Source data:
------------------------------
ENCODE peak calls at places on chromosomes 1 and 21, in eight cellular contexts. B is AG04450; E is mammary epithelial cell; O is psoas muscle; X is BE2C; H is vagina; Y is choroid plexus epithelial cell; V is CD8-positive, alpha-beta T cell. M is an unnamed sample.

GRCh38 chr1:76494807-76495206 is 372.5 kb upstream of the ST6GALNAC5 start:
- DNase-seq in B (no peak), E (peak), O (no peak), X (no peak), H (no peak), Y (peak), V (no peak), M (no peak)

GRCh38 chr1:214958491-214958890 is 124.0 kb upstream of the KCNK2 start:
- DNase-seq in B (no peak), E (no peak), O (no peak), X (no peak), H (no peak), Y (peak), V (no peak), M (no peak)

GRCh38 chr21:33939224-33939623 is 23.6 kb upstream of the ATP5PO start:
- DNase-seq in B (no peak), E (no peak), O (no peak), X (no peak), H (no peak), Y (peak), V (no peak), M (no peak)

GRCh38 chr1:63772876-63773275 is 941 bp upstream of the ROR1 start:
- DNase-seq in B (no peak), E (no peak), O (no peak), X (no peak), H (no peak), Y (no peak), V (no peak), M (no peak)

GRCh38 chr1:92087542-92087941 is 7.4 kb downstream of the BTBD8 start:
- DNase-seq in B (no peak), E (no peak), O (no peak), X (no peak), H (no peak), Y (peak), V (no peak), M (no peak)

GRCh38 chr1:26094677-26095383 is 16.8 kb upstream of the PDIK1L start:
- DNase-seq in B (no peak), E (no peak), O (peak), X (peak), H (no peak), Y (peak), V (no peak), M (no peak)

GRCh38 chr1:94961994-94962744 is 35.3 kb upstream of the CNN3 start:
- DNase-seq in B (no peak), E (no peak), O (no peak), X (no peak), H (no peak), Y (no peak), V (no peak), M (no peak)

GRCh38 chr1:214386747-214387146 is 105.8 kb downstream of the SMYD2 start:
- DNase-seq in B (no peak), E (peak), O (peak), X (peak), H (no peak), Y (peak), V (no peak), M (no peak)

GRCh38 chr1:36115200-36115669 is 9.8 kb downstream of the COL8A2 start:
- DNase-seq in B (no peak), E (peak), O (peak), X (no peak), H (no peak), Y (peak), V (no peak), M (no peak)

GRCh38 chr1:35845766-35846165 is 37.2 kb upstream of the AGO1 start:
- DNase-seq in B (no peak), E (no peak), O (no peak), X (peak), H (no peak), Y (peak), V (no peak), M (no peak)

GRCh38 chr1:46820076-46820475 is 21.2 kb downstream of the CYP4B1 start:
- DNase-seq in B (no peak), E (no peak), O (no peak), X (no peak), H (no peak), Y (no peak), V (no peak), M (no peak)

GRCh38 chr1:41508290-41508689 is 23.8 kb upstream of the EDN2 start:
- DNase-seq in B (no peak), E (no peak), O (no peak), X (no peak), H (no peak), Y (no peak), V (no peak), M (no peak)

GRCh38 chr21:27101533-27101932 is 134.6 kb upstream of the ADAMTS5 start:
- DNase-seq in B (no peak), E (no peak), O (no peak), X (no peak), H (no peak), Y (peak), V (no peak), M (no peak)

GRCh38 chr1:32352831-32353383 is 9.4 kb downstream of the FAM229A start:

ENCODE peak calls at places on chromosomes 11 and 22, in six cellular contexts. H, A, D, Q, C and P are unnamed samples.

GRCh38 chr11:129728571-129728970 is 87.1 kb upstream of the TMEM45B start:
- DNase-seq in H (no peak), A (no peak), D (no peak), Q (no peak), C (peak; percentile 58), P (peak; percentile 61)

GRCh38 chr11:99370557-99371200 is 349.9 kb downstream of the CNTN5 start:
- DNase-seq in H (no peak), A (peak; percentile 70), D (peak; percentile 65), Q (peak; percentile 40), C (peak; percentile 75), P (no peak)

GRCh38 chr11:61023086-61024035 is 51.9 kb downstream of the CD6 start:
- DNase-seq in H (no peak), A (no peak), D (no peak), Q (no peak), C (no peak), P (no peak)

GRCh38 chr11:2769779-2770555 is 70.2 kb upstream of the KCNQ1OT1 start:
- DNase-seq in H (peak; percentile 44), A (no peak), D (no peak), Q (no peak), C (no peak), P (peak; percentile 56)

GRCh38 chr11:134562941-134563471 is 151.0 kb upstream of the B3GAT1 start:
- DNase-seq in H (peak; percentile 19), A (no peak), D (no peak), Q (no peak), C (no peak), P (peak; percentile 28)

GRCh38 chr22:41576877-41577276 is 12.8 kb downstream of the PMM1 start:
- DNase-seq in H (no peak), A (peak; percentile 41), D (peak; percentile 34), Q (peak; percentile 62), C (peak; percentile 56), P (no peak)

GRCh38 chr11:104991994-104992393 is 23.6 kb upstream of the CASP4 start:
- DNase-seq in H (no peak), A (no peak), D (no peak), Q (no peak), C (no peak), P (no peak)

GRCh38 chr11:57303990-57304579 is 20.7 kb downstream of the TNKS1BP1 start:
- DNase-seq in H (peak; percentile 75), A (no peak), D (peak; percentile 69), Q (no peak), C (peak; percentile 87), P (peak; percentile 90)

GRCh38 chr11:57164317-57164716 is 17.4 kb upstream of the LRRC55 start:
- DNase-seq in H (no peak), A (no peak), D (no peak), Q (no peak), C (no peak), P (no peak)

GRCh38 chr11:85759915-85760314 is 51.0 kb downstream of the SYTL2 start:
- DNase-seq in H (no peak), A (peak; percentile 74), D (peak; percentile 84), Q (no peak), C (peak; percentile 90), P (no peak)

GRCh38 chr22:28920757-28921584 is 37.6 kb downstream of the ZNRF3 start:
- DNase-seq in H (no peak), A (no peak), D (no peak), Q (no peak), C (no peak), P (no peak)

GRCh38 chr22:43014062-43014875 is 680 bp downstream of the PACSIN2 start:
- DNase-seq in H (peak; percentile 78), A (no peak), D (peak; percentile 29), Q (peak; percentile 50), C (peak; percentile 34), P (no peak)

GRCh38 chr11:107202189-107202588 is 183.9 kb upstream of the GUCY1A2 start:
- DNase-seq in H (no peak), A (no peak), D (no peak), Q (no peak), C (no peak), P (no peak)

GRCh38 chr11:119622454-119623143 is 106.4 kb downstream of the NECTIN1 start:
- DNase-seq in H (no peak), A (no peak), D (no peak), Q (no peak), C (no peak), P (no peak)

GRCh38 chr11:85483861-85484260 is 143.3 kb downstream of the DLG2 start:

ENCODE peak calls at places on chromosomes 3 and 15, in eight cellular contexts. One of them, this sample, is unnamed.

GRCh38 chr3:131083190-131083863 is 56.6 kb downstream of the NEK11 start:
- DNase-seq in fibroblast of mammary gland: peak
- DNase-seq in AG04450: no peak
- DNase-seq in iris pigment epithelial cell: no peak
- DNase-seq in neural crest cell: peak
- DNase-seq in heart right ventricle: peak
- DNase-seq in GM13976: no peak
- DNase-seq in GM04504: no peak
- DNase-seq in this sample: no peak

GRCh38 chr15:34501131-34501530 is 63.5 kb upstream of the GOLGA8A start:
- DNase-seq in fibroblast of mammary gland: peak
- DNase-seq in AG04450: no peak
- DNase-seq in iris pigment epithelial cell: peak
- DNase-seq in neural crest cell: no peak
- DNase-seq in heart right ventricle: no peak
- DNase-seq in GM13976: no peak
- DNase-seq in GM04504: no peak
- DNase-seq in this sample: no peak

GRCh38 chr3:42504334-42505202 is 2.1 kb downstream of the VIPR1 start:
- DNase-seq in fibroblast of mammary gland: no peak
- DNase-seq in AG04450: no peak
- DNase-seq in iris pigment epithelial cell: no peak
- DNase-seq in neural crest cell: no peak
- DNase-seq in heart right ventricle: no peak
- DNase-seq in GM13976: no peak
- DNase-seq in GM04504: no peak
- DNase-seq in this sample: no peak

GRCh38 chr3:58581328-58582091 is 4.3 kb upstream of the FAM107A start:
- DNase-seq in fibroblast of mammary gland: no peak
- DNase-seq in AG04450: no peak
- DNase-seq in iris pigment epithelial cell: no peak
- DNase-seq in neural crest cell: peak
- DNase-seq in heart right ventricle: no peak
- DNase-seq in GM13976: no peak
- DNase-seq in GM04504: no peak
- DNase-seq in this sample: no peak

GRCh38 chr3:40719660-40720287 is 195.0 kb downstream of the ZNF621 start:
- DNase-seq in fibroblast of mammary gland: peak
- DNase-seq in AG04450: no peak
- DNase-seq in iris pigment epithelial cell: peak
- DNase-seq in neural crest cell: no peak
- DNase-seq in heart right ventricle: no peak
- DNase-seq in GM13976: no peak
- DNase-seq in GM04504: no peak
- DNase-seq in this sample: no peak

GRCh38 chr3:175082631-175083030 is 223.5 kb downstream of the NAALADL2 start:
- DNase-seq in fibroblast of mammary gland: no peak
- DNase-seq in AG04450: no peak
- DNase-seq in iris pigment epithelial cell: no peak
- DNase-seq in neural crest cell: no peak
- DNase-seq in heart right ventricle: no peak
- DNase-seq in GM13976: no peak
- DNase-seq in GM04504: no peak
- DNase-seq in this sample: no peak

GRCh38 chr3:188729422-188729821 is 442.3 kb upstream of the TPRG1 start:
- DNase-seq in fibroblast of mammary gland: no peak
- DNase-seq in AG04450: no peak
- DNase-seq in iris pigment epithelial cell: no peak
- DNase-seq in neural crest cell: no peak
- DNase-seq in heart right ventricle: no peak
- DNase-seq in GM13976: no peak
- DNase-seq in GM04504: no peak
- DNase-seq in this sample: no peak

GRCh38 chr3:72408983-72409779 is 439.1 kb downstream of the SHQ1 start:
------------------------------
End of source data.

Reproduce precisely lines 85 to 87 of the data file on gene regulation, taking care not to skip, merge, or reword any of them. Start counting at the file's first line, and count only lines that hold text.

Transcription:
- DNase-seq in GM04504: no peak
- DNase-seq in this sample: no peak

GRCh38 chr3:58581328-58582091 is 4.3 kb upstream of the FAM107A start: